>same way they are excluded from being head of state or prime minister in 
>Iran, Syria and Egypt.	


It is suspicious to you because you have not been able to put all
the writings on this regard into their prespective position (I think), not
because they are not.  As you say these must contradict each other
(i.e. equality in one direction and exclusion in another), then we
must look for reasons and wisdoms and not rather try to force a change. 
 

>	Saying we believe in the equality of women and men and yet 
>keeping them off the most powerful institution in our religion is bound 
>to be seen by the outside world as both hypocritical and sexist.  But it 
>is also contradictory to Baha'i values themselves.


Our function must be to try to convince other of the station of Baha'u'llah
and not correctness of His laws.  If individuals recognise his station every
thing else will fit into its place.  NO! it is not contradictory to Baha'i values.


>	I hear voices saying that no change is possible, things are set 
>in stone.  Yet the promise of the Baha'i Faith was precisely of a 
>flexible religion, able to change with the times, having as little 
>immutable law as possible (Baha'u'llah, Ishraq 8).


Flexibility yes, but not to an extend that it is a detriment to the laws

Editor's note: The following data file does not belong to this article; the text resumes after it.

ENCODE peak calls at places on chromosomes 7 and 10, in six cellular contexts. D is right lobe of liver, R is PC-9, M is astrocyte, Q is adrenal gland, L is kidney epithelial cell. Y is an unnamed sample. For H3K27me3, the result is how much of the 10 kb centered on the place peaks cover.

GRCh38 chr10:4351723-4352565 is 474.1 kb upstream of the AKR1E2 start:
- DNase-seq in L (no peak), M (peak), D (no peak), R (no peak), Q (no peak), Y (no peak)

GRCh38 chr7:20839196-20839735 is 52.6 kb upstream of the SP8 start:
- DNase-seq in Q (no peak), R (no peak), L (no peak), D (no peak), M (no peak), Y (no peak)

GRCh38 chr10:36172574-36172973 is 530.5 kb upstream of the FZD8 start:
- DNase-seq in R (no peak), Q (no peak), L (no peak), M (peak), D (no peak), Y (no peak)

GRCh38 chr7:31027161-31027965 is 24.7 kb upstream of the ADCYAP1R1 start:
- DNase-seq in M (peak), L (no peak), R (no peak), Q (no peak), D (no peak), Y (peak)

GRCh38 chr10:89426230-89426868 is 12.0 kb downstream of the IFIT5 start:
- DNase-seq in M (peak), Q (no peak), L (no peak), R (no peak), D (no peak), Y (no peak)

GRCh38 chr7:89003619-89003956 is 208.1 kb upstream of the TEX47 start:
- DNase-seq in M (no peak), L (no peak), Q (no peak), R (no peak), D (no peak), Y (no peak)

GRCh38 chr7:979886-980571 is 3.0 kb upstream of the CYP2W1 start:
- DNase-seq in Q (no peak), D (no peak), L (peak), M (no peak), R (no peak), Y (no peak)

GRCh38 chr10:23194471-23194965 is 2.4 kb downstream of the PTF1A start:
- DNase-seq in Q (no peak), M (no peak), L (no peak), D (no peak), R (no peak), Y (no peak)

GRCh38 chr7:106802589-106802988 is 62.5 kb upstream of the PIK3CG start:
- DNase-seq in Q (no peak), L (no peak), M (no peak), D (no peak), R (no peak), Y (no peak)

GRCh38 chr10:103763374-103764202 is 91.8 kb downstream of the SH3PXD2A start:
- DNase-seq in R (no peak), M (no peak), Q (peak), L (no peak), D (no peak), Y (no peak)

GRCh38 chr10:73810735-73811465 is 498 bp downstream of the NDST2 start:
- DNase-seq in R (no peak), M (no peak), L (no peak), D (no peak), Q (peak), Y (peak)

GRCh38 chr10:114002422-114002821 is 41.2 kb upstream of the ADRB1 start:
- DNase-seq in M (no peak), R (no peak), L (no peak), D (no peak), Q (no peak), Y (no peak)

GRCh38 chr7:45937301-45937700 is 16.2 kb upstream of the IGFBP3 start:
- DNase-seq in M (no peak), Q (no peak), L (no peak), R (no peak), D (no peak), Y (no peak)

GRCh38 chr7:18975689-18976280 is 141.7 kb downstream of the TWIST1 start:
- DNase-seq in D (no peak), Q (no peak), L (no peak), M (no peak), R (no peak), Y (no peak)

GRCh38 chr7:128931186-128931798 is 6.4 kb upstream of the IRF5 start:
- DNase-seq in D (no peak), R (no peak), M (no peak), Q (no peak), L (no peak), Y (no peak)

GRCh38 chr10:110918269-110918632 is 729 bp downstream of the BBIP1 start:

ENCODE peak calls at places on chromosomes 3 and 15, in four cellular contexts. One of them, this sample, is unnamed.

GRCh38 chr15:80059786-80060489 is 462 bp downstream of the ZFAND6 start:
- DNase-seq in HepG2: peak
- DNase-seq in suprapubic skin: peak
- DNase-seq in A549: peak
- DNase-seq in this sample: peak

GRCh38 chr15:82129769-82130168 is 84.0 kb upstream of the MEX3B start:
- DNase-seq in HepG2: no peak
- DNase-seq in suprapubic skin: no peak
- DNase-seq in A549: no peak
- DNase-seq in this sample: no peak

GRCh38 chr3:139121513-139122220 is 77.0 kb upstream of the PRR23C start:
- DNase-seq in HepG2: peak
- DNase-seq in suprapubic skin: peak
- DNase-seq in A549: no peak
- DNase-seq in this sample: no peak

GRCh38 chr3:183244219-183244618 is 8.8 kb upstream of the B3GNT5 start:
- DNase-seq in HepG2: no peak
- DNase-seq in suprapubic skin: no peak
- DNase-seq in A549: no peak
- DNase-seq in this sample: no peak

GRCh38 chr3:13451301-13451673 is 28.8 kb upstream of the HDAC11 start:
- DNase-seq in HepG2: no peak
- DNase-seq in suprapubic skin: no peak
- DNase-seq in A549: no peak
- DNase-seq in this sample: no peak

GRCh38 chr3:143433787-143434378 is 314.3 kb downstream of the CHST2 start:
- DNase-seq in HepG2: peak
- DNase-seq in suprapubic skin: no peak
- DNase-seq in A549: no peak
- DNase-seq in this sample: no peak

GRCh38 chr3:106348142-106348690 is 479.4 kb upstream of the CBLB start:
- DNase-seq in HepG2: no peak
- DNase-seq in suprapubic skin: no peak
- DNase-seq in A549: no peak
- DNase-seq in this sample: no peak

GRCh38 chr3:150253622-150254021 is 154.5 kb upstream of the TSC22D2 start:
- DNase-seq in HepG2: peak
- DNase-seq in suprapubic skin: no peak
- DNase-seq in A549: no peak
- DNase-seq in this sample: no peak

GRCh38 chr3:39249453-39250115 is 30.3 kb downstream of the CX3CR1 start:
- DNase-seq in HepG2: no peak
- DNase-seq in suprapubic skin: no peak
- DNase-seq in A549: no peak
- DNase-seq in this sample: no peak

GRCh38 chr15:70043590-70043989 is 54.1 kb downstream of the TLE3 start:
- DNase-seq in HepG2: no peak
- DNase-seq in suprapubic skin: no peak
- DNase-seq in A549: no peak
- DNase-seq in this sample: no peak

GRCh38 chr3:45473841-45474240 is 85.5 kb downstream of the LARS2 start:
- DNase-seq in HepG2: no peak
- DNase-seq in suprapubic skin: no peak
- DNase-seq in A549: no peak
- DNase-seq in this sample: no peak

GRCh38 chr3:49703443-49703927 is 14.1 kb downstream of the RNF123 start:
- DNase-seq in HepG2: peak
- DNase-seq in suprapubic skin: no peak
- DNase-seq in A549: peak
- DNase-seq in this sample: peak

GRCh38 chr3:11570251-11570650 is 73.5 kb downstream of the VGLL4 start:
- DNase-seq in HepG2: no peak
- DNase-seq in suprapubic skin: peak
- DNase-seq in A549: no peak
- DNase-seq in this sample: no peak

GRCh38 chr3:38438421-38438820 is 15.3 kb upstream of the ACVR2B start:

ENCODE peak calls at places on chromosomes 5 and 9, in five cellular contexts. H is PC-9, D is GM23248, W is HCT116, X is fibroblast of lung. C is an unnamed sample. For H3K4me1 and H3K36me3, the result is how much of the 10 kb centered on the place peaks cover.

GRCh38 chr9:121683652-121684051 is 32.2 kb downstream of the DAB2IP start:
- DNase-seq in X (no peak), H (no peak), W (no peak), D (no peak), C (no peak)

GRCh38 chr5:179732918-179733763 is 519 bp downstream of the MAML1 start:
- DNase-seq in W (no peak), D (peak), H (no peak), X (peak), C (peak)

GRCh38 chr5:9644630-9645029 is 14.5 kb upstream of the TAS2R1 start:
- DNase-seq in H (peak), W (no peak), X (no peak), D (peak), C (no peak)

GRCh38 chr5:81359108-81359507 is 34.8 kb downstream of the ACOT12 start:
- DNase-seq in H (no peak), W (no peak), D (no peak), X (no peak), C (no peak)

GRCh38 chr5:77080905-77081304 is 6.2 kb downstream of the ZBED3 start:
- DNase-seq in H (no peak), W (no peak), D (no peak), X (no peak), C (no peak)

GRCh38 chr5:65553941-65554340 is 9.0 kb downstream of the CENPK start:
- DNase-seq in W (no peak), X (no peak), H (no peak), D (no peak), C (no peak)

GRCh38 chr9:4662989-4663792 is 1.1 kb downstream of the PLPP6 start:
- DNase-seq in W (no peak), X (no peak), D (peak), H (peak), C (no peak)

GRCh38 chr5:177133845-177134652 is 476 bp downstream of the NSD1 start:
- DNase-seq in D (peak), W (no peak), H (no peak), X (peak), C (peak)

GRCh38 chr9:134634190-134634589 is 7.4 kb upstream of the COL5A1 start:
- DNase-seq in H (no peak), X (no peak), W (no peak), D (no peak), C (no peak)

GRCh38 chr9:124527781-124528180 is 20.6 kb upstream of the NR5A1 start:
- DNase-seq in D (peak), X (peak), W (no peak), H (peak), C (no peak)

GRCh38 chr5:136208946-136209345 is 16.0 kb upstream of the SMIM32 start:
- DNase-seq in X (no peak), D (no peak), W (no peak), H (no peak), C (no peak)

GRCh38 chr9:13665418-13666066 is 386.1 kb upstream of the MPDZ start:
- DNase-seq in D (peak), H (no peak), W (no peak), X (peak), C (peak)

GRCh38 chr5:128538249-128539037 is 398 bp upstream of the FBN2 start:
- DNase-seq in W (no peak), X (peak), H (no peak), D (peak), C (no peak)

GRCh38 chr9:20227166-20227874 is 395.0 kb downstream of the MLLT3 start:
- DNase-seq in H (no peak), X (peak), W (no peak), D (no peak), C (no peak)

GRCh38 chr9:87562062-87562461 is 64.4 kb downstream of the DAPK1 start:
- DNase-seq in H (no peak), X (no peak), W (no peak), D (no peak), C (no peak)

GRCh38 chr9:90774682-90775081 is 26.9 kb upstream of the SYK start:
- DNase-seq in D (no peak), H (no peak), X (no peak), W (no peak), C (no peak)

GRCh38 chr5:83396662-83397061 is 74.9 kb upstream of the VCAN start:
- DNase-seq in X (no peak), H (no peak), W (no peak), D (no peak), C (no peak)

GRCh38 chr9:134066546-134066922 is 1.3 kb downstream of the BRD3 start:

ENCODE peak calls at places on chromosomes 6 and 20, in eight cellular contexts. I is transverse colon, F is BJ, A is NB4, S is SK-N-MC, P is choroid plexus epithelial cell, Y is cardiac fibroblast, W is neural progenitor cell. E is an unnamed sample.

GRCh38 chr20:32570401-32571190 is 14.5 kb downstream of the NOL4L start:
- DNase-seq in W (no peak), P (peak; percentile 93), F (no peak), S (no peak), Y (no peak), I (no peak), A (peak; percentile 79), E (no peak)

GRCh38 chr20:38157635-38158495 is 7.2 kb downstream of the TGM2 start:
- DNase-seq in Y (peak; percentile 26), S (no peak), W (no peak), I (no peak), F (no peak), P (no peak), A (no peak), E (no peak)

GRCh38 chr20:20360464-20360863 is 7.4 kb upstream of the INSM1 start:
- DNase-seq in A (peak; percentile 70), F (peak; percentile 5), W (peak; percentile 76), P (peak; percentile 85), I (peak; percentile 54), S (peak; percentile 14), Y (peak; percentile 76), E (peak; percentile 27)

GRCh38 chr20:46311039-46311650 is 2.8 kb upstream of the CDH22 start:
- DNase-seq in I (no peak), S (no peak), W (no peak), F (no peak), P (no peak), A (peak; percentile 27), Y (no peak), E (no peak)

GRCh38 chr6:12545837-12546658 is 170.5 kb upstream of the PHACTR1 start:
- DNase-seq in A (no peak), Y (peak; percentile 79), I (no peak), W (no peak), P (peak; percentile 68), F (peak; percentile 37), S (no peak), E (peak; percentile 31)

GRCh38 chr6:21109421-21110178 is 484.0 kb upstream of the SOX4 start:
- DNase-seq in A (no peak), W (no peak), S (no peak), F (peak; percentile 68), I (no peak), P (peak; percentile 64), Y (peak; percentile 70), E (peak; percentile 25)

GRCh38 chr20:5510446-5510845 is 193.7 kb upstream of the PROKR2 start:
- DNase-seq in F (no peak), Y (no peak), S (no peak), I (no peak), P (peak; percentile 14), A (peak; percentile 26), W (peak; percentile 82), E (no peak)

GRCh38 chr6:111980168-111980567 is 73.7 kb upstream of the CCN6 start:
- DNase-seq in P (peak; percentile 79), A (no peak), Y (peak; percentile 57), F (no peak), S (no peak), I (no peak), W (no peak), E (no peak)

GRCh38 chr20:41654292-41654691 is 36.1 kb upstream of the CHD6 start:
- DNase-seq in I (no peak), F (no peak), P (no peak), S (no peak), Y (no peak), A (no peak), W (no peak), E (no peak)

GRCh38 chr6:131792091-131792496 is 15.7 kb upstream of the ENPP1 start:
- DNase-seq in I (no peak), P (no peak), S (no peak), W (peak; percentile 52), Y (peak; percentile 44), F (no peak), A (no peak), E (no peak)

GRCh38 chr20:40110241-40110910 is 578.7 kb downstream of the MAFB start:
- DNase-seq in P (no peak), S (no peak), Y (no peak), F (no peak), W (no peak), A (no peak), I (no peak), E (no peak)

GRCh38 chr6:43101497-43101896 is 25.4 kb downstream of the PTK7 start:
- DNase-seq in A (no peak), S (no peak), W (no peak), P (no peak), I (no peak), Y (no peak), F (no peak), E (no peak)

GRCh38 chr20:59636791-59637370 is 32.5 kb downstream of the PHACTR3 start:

that are embedded (see the above quote) in the writings of our Faith.

 
>						  We are children of 
>the half-light, we do not yet see what the Faith may become.  We think we 
>are pre-Vatican II Roman Catholics, or we think we are Shi`ites with 
>infallible Imams and an Exemplar who must be imitated, because those are the 
>only models we know for a universal religion with an infallible head.  But 
>however appropriate they might have been to an earlier time, they are 
>wretched models for the third Millennium C.E.  We need not banish reason; 
>we can do better.


Who is trying to comapre this Dispensation`s structure with that of the
passed structures.  Ours is unique and has bases within our writings.
To compare them is a mistake.

So, I think you must go over the writings with a neutral view. Remove all
inclinations from your heart (if there is any) and then after putting them
into proper prespective, then look to see if your decissions stay the same.
I hope Juan will not take this personally.

With Baha'i Love and Fellowship,
Ahmad.